How Do They Look?

Great question! Let’s take a look at the following screenshots from an email campaign I used this technique on for a work email. This was a sales email offering up tickets to a hockey game in Washington, D.C. during December. The screenshots are annotated, but shown are Outlook 2010 with images on and off, and Gmail in Firefox with images on and off. Take a look below.

Conclusion

Have you used bulletproof buttons in any of your HTML email campaigns? How have they worked for you? Let us know in the comments below.

Author: Alex Ball
Alex has been working in web design and development for over five years, and loves learning and expanding his skill set. A fan of CSS3 and HTML5, he also enjoys going old school with HTML (table) Emails.
  • http://liftmyvoice.bitofgrace.com bitofgrace

    Screenshots missing?

    • http://twitter.com/AlexBall12 Alex Ball

      Yes, not sure why they didn’t come through when the article published. I’m working on getting them included as soon as possible!

      • zeroxp

        now we need a bulletproof screenshot

    • http://twitter.com/AlexBall12 Alex Ball

      Screenshots are up now everyone!!

  • Philsbury

    Just use an image for buttons, it’ll save time, code and rendering headaches when CSS isn’t supported properly – I’m looking at you, Outlook!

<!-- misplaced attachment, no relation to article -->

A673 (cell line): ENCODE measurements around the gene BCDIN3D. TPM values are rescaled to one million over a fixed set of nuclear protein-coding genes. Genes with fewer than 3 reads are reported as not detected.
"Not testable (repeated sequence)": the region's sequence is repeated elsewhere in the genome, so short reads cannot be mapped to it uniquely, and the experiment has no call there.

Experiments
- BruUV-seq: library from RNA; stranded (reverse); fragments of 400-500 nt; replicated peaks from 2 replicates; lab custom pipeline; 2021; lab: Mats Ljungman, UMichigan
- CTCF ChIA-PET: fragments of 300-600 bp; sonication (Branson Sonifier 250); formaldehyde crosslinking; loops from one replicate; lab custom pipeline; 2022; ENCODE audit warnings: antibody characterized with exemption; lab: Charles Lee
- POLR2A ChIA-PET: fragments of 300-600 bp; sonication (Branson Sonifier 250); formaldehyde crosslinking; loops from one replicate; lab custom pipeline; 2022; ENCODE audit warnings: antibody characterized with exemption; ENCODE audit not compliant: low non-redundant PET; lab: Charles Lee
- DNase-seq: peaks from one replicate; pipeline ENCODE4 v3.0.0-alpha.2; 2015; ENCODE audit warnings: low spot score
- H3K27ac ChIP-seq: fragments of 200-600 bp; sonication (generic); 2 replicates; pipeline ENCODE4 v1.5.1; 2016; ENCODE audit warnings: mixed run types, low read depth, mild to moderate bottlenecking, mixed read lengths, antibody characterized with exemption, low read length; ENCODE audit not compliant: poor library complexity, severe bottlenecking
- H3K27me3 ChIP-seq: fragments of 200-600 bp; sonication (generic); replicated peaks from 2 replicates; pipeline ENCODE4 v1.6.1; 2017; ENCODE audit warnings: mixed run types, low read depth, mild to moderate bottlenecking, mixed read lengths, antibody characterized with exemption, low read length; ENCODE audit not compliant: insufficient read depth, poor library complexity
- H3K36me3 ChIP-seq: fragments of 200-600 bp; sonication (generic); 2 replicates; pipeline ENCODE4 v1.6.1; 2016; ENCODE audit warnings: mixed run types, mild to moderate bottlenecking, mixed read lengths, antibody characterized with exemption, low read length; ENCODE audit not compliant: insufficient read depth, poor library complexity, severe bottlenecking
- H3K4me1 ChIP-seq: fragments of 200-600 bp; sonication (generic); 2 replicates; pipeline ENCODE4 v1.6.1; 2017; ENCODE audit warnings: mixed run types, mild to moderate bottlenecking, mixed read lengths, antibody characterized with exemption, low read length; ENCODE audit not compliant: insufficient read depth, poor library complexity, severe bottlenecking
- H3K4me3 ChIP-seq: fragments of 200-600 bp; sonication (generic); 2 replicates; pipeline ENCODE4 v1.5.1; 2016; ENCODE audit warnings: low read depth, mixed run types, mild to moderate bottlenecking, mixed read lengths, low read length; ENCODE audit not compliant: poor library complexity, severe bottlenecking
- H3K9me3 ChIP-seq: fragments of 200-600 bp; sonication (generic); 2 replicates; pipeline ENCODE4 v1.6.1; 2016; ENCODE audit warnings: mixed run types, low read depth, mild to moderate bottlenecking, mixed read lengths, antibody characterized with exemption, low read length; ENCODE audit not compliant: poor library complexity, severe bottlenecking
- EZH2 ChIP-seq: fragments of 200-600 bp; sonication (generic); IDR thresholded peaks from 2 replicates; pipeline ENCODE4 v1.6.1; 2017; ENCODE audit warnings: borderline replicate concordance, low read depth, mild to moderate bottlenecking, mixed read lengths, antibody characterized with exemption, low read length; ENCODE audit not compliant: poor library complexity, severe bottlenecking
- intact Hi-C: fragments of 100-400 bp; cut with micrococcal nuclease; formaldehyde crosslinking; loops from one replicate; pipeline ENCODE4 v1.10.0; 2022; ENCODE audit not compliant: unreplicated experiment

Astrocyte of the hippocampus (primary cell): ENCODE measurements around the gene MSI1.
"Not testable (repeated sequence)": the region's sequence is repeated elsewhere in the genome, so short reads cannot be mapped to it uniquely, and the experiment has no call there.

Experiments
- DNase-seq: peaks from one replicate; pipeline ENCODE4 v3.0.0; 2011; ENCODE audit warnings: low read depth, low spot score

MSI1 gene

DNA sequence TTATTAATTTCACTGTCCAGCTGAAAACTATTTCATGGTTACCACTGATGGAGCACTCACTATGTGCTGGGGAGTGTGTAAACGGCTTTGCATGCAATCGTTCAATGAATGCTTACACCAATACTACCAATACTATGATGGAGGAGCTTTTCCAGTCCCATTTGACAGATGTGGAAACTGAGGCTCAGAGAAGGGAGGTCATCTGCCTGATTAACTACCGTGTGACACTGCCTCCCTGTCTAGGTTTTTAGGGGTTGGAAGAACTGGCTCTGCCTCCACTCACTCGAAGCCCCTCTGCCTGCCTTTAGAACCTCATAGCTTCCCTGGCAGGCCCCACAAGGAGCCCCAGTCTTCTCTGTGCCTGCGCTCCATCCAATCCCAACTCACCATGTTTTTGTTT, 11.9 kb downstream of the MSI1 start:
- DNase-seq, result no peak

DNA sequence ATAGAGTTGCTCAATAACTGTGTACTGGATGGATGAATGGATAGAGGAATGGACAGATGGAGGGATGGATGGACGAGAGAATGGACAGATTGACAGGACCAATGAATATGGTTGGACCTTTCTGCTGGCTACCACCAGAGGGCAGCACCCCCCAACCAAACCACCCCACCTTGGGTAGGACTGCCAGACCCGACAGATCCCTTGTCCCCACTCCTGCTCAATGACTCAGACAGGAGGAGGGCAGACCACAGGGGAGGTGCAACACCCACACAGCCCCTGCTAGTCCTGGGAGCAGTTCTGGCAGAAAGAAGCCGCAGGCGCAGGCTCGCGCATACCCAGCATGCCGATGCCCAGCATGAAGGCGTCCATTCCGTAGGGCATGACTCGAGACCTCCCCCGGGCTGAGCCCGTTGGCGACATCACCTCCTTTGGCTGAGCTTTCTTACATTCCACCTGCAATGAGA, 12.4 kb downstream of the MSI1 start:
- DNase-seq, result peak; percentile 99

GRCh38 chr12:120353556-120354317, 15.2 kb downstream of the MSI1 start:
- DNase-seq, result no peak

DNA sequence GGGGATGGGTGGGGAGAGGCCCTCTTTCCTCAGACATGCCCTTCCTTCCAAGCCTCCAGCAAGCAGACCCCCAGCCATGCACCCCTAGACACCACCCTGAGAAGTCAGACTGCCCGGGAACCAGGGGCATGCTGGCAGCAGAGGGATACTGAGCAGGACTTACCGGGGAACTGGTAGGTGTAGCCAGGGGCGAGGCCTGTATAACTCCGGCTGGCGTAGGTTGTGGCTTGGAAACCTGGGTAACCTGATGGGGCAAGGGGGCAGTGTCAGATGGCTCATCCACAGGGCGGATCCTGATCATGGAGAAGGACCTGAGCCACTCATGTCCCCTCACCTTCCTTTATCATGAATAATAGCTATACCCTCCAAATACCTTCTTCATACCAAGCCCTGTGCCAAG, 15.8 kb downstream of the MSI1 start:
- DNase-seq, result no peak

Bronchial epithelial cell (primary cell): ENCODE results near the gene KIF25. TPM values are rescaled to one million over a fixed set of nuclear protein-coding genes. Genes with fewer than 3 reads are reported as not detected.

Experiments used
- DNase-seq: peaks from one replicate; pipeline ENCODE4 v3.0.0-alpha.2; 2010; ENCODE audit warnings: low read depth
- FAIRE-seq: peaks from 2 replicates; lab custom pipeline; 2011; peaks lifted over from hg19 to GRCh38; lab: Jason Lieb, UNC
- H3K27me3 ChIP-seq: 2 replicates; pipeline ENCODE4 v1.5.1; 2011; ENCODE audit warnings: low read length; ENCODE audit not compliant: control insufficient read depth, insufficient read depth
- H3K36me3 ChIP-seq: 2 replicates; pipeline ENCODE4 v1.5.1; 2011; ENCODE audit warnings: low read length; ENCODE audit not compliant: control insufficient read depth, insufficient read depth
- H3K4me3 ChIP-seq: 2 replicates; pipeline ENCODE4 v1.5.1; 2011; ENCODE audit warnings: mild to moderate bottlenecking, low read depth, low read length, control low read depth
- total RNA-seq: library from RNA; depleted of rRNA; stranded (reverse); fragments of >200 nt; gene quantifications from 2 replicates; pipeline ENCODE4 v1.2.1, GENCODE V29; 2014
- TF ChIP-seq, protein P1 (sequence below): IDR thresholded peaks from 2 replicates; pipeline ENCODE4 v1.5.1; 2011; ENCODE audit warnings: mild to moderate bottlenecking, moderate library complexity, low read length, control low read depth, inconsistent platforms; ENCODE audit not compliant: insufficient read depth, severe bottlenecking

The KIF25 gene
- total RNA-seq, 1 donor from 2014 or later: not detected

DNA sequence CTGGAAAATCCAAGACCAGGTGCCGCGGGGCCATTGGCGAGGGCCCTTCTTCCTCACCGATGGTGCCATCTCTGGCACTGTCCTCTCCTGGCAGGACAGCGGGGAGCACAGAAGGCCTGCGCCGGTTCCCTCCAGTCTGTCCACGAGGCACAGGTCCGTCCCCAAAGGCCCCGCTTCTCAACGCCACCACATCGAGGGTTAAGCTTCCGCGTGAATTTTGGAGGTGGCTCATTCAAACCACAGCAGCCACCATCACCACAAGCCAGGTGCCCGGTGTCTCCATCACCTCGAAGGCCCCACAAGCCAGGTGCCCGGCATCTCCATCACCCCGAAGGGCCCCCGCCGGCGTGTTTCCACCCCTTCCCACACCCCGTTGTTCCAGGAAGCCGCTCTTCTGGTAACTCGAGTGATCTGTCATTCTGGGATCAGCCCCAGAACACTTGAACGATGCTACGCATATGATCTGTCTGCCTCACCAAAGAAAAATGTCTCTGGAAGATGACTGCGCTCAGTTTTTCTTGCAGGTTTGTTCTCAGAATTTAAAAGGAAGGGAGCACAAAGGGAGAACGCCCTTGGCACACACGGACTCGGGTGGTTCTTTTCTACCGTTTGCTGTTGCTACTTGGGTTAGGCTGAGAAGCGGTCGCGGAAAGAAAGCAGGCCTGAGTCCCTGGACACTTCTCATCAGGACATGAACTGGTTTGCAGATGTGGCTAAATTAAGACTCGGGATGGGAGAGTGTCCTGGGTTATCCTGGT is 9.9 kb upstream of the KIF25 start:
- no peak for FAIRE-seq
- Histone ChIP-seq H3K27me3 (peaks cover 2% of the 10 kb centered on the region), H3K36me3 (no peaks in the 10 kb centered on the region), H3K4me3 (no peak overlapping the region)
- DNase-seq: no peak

• http://twitter.com/AlexBall12 Alex Ball

      That causes the image rendering problem though. When email clients (such as Outlook, as well as Gmail, Hotmail, and Yahoo! and more) block images by default, you lose the button UNLESS the user downloads the images.

      Why would you want to put it in the users hands to decide whether or not to get the call to action?

  • http://twitter.com/AlexBall12 Alex Ball

    Great point – I’ll add that to my code when using that in real world use. Thanks!

  • http://twitter.com/toasterdroid Jedediah White

    I often make buttons when creating a newsletter. I just style the link such as Call to Action Something like that makes a simple enough button, but makes for a nice break from just text blocks.

  • http://twitter.com/AlexBall12 Alex Ball

    That’s very true. The intent behind my concept (actually, I certainly can’t say it’s my concept, it’s widely used) but to gracefully degrade in non-supporting email clients.

    As far as usage, as of June 2011, Lotus Notes has 0.2% market share, while Outlook 2007 and 2010 are less than 10% combined. 07 and 10 are the only Outlook products to render with Word (rest use IE, which isn’t much better), but for about 70% of email clients, we’ll see CSS3 support in all of them, depending on the browser used to read the email (for web based emails).

  • http://www.fromdev.com Sachin